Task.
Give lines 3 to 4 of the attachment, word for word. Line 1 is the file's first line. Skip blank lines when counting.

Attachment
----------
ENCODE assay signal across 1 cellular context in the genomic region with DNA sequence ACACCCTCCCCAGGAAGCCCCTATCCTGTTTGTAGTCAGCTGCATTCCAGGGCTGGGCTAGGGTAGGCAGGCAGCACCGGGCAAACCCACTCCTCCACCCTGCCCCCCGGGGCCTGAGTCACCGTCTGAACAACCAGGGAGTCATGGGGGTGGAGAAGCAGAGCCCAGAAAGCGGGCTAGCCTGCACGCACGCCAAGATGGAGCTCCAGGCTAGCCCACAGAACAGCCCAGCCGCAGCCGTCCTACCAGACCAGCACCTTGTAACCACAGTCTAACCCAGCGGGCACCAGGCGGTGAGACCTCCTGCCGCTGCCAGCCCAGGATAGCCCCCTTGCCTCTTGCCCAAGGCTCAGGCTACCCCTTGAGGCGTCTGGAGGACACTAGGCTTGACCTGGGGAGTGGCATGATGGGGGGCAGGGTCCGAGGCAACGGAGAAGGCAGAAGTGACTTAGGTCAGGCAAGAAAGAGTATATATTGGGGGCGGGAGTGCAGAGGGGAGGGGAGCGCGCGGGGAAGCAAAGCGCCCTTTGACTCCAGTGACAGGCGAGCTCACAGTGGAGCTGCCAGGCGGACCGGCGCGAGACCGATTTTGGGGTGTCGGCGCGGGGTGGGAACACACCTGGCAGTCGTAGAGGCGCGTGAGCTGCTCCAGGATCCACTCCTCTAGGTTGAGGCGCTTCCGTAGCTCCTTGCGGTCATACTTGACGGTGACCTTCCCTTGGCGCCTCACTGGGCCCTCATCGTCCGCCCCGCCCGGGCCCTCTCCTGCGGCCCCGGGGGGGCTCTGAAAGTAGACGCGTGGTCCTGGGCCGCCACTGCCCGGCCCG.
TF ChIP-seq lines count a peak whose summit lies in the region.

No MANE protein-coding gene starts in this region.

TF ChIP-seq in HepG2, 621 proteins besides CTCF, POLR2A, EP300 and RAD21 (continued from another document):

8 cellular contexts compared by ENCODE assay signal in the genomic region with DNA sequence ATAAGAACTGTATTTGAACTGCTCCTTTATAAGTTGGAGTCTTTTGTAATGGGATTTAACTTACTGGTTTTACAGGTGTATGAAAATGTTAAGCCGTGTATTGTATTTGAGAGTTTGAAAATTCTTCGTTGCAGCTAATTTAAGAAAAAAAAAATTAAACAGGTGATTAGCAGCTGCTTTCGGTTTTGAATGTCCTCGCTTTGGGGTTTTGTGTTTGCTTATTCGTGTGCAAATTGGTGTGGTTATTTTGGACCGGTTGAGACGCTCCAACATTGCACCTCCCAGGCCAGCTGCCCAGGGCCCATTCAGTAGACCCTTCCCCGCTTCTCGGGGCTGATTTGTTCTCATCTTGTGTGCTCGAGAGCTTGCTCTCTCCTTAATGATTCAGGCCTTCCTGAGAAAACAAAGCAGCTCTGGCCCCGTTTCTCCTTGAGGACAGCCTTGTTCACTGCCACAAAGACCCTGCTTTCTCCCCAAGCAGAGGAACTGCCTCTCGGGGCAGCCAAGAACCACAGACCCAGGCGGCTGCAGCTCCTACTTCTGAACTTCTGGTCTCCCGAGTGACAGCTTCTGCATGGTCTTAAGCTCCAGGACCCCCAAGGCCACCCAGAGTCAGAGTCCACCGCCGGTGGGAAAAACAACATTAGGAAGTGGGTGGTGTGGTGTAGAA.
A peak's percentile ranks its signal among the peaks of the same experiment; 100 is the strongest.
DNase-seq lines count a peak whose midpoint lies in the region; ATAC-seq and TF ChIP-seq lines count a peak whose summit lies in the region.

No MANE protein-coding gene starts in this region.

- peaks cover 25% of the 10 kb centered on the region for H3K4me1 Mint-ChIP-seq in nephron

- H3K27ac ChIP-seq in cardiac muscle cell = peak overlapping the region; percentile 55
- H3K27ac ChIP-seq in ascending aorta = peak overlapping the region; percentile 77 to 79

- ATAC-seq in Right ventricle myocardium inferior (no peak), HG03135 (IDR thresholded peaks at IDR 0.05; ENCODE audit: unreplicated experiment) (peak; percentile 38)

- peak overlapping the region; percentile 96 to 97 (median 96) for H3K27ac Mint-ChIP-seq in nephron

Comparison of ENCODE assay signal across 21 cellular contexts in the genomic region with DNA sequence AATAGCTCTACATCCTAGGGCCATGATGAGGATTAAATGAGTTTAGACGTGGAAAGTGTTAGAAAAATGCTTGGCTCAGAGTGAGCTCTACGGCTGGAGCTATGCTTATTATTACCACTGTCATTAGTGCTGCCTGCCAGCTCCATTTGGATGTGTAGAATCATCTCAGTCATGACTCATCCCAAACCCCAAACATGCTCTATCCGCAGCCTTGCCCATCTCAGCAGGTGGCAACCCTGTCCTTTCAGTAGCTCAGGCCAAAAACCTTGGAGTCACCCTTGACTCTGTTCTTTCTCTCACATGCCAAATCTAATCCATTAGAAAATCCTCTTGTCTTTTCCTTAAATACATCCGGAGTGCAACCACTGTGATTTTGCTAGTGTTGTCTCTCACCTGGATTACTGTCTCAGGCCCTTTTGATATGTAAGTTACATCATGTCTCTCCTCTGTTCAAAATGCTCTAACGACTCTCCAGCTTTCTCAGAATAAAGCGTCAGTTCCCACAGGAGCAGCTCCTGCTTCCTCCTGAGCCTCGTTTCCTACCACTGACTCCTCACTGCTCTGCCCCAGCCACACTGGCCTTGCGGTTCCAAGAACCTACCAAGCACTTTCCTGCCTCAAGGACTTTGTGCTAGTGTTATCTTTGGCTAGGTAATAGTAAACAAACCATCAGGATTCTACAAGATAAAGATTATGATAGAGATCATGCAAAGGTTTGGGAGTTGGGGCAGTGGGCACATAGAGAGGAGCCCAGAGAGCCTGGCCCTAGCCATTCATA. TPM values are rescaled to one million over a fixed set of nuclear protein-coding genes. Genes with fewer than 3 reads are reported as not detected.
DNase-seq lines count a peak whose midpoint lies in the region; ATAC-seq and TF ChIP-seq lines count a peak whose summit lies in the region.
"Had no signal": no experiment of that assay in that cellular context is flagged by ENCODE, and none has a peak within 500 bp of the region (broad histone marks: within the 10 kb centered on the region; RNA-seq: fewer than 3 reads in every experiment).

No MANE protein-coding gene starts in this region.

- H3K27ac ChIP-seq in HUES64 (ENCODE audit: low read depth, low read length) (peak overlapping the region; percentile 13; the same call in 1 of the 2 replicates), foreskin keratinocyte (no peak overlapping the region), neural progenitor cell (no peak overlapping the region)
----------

No MANE protein-coding gene starts in this region.

TF ChIP-seq in HepG2, 621 proteins besides CTCF, POLR2A, EP300 and RAD21 (continued from another document):